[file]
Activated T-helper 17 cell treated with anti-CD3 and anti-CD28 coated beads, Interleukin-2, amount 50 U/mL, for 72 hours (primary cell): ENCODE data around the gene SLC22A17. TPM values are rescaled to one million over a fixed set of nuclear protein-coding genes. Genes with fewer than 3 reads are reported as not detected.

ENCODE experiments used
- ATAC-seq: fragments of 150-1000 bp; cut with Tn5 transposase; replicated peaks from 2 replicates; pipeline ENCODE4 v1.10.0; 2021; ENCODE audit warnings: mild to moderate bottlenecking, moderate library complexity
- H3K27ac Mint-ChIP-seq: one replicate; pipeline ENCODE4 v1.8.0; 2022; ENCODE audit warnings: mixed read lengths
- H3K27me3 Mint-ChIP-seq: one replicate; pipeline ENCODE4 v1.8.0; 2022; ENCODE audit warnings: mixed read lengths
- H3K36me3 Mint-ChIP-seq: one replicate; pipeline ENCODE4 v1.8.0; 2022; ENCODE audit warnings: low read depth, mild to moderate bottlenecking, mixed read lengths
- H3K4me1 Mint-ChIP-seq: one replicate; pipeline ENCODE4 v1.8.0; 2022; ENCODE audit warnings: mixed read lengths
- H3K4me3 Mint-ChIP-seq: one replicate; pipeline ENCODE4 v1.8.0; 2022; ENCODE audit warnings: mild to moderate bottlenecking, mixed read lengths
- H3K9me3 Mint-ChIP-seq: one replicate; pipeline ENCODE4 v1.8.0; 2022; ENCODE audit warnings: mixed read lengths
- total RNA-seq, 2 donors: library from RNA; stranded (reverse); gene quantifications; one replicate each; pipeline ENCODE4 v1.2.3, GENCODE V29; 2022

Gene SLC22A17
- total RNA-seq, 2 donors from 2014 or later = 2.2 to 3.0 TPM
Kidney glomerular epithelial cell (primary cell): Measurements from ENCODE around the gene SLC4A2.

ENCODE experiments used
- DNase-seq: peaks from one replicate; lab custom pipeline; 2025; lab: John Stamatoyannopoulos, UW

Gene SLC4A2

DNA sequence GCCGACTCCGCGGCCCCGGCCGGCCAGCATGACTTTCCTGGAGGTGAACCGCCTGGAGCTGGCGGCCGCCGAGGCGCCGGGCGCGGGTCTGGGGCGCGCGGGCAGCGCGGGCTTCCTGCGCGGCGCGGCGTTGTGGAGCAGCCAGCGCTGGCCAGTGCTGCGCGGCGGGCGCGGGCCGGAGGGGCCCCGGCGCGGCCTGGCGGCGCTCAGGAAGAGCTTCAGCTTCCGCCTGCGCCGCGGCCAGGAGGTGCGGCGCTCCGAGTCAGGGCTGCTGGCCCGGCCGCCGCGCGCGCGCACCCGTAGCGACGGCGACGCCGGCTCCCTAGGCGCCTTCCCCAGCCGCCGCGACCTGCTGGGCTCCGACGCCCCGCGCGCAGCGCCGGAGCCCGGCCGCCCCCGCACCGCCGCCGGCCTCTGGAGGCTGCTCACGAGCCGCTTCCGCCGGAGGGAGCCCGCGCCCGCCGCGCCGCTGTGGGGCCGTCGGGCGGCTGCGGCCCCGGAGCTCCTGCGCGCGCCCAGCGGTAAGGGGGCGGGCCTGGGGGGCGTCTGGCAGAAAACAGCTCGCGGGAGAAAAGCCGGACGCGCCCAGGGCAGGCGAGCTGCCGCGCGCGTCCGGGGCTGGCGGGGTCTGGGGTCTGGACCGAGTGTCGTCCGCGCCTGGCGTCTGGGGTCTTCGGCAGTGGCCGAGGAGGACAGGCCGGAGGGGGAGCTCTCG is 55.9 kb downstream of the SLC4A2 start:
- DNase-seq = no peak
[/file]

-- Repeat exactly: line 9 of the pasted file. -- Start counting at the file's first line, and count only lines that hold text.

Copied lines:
- H3K9me3 Mint-ChIP-seq: one replicate; pipeline ENCODE4 v1.8.0; 2022; ENCODE audit warnings: mixed read lengths